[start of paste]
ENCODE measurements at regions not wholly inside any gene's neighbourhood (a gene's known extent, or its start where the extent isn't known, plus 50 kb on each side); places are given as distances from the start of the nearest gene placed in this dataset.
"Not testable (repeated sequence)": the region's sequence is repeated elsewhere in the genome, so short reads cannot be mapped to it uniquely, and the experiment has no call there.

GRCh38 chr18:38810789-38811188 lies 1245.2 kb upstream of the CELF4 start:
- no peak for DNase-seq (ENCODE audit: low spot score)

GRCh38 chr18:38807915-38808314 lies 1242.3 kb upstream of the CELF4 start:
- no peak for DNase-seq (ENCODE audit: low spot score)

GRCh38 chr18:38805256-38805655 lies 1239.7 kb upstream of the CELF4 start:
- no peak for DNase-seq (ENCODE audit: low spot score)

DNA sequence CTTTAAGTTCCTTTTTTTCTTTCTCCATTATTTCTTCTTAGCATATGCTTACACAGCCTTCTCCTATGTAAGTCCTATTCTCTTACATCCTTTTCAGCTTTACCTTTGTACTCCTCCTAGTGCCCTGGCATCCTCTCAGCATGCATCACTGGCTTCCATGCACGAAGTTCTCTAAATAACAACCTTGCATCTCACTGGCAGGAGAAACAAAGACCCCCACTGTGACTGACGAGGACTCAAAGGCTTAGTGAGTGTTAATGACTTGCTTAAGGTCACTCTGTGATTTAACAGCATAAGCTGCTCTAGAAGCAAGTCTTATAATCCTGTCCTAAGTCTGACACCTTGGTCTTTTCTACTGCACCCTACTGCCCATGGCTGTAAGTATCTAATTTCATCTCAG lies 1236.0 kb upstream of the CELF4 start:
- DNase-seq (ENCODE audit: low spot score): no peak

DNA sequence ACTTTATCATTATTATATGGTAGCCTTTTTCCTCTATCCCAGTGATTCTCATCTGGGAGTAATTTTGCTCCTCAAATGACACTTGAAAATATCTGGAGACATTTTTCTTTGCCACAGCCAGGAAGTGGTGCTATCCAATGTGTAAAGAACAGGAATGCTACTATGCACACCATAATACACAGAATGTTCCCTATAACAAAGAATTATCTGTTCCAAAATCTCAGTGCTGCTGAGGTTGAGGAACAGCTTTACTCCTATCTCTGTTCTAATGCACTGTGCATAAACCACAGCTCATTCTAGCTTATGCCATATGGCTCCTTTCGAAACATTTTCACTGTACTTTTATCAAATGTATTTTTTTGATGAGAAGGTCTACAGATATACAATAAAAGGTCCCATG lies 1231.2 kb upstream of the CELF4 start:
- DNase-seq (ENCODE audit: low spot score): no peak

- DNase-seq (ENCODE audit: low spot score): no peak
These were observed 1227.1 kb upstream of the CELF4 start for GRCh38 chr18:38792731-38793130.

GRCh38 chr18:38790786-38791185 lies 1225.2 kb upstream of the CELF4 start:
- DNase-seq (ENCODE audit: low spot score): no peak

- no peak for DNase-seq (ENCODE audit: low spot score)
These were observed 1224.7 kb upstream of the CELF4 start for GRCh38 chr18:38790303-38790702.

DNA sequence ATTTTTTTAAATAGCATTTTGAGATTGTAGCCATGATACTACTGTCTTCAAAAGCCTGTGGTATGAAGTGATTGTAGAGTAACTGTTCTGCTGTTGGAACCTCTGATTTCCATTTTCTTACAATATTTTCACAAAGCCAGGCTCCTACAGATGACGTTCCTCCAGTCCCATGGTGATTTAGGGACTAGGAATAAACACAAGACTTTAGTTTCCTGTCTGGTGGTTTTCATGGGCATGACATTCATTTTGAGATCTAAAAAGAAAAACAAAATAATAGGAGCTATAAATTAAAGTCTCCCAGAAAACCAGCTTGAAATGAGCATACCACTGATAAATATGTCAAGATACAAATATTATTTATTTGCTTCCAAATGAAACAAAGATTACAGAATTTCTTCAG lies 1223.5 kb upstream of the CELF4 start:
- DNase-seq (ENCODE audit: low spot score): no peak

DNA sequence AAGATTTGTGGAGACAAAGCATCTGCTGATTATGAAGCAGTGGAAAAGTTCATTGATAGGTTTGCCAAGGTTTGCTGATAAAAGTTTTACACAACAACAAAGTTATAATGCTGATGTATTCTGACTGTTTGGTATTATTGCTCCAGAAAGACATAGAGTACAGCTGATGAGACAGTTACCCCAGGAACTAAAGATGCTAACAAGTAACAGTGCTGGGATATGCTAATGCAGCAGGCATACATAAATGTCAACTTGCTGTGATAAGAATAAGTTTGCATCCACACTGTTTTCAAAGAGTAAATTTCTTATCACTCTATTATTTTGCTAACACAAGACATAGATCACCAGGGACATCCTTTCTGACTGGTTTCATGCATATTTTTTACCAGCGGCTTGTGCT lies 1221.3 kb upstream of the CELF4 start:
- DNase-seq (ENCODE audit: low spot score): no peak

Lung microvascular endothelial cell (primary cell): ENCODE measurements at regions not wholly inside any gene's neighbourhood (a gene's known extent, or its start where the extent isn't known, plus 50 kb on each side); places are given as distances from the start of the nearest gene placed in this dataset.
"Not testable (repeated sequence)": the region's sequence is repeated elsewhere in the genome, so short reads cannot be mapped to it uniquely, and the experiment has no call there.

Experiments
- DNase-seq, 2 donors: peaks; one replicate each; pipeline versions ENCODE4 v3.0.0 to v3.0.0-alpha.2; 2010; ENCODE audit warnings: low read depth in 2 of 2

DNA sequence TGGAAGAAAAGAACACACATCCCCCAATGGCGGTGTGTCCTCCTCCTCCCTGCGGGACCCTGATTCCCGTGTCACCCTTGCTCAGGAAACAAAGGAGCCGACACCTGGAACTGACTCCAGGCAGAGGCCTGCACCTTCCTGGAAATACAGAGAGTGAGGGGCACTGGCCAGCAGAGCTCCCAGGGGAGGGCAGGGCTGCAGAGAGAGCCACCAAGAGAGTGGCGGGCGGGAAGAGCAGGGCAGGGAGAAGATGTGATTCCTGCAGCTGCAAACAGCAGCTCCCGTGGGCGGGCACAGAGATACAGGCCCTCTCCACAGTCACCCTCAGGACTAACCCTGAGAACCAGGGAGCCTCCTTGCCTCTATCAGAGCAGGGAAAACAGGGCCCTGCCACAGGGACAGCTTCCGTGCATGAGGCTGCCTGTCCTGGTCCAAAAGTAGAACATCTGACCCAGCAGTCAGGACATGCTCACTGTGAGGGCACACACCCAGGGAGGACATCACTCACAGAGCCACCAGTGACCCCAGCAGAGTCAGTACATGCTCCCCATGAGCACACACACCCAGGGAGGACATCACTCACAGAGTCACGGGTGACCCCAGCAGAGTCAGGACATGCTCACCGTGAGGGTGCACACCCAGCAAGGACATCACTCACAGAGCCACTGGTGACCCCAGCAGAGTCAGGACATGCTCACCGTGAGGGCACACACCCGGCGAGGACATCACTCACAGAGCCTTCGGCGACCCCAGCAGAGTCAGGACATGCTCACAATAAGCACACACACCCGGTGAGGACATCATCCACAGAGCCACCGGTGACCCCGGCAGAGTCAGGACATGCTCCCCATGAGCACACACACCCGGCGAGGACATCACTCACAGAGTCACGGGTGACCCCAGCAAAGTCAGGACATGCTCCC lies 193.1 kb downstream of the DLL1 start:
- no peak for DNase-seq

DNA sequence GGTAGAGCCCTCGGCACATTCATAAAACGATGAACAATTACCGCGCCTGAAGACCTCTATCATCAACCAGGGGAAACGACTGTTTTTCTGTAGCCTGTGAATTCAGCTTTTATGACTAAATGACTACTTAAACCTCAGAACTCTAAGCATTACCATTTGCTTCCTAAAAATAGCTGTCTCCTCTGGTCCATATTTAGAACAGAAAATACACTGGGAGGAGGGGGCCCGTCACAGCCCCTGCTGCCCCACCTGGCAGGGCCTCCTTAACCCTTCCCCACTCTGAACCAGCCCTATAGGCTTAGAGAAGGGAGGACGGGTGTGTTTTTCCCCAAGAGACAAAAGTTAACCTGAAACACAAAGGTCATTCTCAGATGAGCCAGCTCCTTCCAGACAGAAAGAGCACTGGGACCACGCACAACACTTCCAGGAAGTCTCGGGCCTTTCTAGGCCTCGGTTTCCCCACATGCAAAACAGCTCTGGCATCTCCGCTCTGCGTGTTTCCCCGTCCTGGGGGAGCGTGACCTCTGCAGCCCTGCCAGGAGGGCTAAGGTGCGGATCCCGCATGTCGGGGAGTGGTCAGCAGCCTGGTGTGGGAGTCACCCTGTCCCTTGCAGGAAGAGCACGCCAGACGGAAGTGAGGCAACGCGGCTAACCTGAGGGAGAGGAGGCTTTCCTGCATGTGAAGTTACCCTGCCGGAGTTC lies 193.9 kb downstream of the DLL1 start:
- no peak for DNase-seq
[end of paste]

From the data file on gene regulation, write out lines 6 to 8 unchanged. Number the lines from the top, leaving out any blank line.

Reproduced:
- no peak for DNase-seq (ENCODE audit: low spot score)

GRCh38 chr18:38805256-38805655 lies 1239.7 kb upstream of the CELF4 start:
- no peak for DNase-seq (ENCODE audit: low spot score)